Conga drummer Ray Barretto was one of the first true crossover artists in the 1950s--a favorite of all the major Latin bandleaders, first-call for numerous studio dates (including several R&B hits), and a jazz-friendly addition to the rhythm sections supporting such stars as Gene Ammons, Lockjaw Davis, and Red Garland. Barretto organized his first band, Charanga Moderna, in 1962 for these Riverside recordings, which capture two sides of his style and Latin music generally. His debut Pacha… MORE
ABOUT RAY BARRETTO
A master of the congas, Ray Barretto (b. 1929) had a particularly wide-ranging and episodic career. As a bandleader, he headed groups that performed Afro-Cuban jazz and others that specialized in salsa. As a sideman in the 1950s, Barretto was one of the first to show that the congas could be a viable part of jazz combos that played bebop rather than Latin music.
Born in New York, Barretto first played congas while in the Army and stationed in Germany, inspired by Chano Pozo’s recordings with Dizzy Gillespie. Barretto learned swing rhythms before immersing himself in Latin music and, after returning to New York in 1949, he worked with Charlie Parker for two weeks. His associations with Eddie Bonnemere’s Latin Jazz Combo, Pete Terrace, Jose Curbelo, Tito Puente (as Mongo Santamaria’s replacement with (1957-1961), and Herbie Mann were significant. He also appeared on jazz records by the likes of Red Garland, Gene Ammons, Dizzy Gillespie, Lou Donaldson, Cannonball Adderley, Sonny Stitt, Oliver Nelson, Wes Montgomery, and Stanley Turrentine.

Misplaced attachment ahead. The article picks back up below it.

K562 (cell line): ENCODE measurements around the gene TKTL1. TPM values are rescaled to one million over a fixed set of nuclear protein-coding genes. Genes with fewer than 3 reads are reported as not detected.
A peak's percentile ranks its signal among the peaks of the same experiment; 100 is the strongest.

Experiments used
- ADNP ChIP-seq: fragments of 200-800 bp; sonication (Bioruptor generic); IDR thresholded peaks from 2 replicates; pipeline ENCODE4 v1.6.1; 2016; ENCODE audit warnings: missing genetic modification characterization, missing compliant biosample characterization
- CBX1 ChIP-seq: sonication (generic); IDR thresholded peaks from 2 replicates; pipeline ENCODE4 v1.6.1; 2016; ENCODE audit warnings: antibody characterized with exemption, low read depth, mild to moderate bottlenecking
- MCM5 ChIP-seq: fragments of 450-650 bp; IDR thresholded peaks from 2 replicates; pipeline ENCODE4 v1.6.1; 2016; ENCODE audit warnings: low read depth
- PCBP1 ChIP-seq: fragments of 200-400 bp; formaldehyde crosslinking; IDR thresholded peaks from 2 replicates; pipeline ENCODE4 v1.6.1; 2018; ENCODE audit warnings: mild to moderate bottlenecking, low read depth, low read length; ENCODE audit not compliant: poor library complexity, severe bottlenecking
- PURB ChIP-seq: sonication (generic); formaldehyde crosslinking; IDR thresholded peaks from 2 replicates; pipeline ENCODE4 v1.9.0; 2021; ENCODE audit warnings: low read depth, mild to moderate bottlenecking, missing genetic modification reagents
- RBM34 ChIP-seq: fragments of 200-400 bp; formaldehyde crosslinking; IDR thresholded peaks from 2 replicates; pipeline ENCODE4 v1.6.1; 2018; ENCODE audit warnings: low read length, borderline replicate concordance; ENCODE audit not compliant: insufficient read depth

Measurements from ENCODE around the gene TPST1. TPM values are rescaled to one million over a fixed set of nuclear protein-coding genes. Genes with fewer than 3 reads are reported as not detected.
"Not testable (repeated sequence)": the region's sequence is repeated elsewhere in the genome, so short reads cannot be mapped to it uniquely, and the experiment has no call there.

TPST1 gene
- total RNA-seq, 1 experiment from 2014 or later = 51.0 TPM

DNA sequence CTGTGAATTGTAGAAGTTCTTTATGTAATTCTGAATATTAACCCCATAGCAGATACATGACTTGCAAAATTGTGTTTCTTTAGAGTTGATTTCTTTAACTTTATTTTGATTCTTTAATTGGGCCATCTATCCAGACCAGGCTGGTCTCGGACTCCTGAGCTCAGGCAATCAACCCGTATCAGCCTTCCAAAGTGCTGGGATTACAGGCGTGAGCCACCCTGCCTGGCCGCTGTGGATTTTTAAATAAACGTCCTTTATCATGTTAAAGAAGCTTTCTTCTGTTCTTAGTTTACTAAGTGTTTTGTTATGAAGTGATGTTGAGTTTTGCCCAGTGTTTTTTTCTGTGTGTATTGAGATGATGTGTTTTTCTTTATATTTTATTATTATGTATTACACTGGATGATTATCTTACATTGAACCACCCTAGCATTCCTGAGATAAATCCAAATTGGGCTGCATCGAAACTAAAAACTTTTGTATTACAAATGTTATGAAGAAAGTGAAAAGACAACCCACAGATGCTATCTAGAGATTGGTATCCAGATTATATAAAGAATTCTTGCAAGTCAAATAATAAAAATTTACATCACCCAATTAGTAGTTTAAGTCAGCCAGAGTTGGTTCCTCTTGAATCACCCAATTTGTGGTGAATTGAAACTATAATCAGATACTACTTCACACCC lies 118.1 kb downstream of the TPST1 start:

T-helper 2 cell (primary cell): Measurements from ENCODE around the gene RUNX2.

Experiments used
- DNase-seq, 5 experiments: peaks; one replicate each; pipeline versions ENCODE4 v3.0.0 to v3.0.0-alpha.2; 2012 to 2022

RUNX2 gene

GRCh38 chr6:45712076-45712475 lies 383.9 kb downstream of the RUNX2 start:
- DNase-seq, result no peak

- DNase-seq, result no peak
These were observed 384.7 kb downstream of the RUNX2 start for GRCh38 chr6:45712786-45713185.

Barretto led his first two albums during 1961-62—Puchanga with Barretto and Latino (which have been reissued by Fantasy as the essential Carnaval)—and soon became a bandleader. He had a pop hit with “El Watusi,” led some rhythm ’n’ blues-oriented Latin bands, and recorded salsa extensively for the Fania label for a dozen years starting in 1967. By the time Barretto cut three rewarding sets for Concord Picante during 1991-1994 (Handprints, Ancestral Messages, Taboo), he had returned to Afro-Cuban jazz, a direction that he continued, leading his exciting group New World Spirit, until his February 2006 passing.